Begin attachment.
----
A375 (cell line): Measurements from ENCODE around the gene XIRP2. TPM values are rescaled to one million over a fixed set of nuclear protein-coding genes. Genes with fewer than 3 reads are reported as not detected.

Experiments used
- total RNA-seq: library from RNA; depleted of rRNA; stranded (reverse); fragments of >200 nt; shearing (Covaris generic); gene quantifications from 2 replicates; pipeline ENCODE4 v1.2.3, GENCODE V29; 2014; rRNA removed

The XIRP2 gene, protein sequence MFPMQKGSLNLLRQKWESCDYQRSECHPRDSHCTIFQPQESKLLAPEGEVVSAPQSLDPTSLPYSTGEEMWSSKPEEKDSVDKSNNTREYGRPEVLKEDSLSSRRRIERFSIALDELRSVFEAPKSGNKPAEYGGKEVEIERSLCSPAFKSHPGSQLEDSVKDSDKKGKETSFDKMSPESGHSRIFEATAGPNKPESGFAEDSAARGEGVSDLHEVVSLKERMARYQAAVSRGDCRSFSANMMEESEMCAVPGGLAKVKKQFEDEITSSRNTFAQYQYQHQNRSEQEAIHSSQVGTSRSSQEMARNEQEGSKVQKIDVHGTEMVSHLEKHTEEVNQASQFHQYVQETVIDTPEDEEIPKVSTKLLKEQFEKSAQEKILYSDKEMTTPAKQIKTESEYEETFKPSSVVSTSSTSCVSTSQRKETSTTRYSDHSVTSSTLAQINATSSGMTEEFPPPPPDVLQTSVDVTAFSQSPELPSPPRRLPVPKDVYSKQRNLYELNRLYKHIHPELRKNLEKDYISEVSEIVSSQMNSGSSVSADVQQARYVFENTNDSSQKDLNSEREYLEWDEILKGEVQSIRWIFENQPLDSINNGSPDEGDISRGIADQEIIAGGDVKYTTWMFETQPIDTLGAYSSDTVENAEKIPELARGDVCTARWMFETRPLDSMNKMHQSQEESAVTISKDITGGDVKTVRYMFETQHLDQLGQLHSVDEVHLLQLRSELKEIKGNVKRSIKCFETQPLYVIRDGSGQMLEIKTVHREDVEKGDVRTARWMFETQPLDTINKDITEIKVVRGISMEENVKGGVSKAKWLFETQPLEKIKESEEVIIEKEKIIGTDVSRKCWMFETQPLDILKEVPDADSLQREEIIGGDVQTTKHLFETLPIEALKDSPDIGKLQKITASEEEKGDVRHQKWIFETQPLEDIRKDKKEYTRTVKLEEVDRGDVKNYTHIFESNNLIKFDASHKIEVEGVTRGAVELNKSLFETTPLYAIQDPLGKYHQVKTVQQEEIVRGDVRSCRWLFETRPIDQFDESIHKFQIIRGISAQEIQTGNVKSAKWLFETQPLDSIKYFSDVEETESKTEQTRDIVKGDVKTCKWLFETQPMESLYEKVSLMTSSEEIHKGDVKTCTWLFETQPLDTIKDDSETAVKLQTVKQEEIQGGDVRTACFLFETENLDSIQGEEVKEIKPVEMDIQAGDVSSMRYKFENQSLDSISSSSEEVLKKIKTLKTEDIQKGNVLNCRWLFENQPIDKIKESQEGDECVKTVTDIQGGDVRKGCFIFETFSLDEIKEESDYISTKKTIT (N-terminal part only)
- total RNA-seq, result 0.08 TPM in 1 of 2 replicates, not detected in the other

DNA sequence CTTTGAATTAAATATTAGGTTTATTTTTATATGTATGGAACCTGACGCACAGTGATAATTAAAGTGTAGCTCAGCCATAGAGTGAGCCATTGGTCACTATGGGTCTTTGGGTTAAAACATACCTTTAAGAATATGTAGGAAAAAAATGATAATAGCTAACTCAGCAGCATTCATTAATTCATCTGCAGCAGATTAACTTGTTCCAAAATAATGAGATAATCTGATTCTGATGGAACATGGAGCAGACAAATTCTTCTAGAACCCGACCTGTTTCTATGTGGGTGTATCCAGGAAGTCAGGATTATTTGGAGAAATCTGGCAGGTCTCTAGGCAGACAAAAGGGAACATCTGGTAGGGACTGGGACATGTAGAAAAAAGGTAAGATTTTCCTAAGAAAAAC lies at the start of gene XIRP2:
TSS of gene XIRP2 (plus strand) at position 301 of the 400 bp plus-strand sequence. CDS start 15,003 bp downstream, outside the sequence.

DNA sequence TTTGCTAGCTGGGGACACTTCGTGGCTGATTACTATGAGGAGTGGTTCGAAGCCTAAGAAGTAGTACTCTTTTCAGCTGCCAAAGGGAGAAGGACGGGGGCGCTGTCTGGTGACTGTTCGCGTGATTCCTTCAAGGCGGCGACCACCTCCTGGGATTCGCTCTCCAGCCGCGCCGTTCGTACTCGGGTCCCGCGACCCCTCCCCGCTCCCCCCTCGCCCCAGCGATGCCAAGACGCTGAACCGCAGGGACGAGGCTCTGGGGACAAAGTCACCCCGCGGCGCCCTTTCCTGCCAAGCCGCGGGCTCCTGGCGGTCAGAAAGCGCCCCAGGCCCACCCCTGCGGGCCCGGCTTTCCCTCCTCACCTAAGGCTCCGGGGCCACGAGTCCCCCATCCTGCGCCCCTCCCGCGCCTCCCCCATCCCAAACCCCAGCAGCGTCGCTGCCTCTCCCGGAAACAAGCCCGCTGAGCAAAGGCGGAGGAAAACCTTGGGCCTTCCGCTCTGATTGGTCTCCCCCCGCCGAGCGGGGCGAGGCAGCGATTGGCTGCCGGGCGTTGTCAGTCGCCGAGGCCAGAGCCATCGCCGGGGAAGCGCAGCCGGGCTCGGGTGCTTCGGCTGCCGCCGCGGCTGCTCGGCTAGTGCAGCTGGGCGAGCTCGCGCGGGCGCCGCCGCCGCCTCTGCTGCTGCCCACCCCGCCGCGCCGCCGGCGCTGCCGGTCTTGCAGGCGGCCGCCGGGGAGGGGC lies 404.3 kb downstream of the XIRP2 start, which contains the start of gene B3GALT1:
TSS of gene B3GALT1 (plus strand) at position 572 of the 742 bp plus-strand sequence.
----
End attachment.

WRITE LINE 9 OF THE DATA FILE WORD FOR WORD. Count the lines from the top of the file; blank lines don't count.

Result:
TSS of gene B3GALT1 (plus strand) at position 572 of the 742 bp plus-strand sequence.